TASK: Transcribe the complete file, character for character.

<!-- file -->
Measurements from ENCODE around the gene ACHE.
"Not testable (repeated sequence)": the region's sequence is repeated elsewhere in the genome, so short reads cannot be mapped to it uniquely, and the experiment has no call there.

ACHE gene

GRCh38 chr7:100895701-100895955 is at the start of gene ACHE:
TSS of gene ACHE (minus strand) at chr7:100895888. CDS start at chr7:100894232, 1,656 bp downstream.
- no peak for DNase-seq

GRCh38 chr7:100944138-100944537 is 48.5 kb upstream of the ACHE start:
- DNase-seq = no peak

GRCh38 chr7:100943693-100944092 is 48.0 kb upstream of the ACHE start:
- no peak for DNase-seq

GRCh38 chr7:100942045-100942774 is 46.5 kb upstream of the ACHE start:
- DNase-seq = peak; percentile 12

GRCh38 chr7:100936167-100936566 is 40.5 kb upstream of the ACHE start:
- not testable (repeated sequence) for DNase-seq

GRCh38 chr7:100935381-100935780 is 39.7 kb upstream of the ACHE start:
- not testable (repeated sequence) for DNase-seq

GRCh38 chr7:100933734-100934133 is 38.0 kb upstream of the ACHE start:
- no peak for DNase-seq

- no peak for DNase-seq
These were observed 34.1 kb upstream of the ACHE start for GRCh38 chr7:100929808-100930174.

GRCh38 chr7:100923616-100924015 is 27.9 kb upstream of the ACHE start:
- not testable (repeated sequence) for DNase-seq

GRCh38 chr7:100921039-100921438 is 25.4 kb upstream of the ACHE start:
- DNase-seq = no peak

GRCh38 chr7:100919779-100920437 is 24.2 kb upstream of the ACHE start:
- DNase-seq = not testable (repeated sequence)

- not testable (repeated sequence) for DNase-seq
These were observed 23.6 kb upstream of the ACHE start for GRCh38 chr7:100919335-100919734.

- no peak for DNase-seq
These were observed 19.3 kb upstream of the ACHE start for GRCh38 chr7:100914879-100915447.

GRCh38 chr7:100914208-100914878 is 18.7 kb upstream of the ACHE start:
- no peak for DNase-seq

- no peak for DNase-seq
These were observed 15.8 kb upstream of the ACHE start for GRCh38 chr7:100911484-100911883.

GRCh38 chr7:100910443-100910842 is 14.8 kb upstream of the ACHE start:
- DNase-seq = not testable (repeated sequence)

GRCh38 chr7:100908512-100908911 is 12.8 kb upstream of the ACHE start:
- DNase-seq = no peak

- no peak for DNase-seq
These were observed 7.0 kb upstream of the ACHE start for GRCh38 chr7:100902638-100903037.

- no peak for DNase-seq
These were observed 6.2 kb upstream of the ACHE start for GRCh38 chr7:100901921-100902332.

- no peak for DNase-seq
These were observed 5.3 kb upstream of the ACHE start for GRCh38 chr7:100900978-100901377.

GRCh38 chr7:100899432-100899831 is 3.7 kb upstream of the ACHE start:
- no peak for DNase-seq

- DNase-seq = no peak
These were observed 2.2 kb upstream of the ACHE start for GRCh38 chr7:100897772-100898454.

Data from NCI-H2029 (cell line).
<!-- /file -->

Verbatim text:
Measurements from ENCODE around the gene ACHE.
"Not testable (repeated sequence)": the region's sequence is repeated elsewhere in the genome, so short reads cannot be mapped to it uniquely, and the experiment has no call there.

ACHE gene

GRCh38 chr7:100895701-100895955 is at the start of gene ACHE:
TSS of gene ACHE (minus strand) at chr7:100895888. CDS start at chr7:100894232, 1,656 bp downstream.
- no peak for DNase-seq

GRCh38 chr7:100944138-100944537 is 48.5 kb upstream of the ACHE start:
- DNase-seq = no peak

GRCh38 chr7:100943693-100944092 is 48.0 kb upstream of the ACHE start:
- no peak for DNase-seq

GRCh38 chr7:100942045-100942774 is 46.5 kb upstream of the ACHE start:
- DNase-seq = peak; percentile 12

GRCh38 chr7:100936167-100936566 is 40.5 kb upstream of the ACHE start:
- not testable (repeated sequence) for DNase-seq

GRCh38 chr7:100935381-100935780 is 39.7 kb upstream of the ACHE start:
- not testable (repeated sequence) for DNase-seq

GRCh38 chr7:100933734-100934133 is 38.0 kb upstream of the ACHE start:
- no peak for DNase-seq

- no peak for DNase-seq
These were observed 34.1 kb upstream of the ACHE start for GRCh38 chr7:100929808-100930174.

GRCh38 chr7:100923616-100924015 is 27.9 kb upstream of the ACHE start:
- not testable (repeated sequence) for DNase-seq

GRCh38 chr7:100921039-100921438 is 25.4 kb upstream of the ACHE start:
- DNase-seq = no peak

GRCh38 chr7:100919779-100920437 is 24.2 kb upstream of the ACHE start:
- DNase-seq = not testable (repeated sequence)

- not testable (repeated sequence) for DNase-seq
These were observed 23.6 kb upstream of the ACHE start for GRCh38 chr7:100919335-100919734.

- no peak for DNase-seq
These were observed 19.3 kb upstream of the ACHE start for GRCh38 chr7:100914879-100915447.

GRCh38 chr7:100914208-100914878 is 18.7 kb upstream of the ACHE start:
- no peak for DNase-seq

- no peak for DNase-seq
These were observed 15.8 kb upstream of the ACHE start for GRCh38 chr7:100911484-100911883.

GRCh38 chr7:100910443-100910842 is 14.8 kb upstream of the ACHE start:
- DNase-seq = not testable (repeated sequence)

GRCh38 chr7:100908512-100908911 is 12.8 kb upstream of the ACHE start:
- DNase-seq = no peak

- no peak for DNase-seq
These were observed 7.0 kb upstream of the ACHE start for GRCh38 chr7:100902638-100903037.

- no peak for DNase-seq
These were observed 6.2 kb upstream of the ACHE start for GRCh38 chr7:100901921-100902332.

- no peak for DNase-seq
These were observed 5.3 kb upstream of the ACHE start for GRCh38 chr7:100900978-100901377.

GRCh38 chr7:100899432-100899831 is 3.7 kb upstream of the ACHE start:
- no peak for DNase-seq

- DNase-seq = no peak
These were observed 2.2 kb upstream of the ACHE start for GRCh38 chr7:100897772-100898454.

Data from NCI-H2029 (cell line).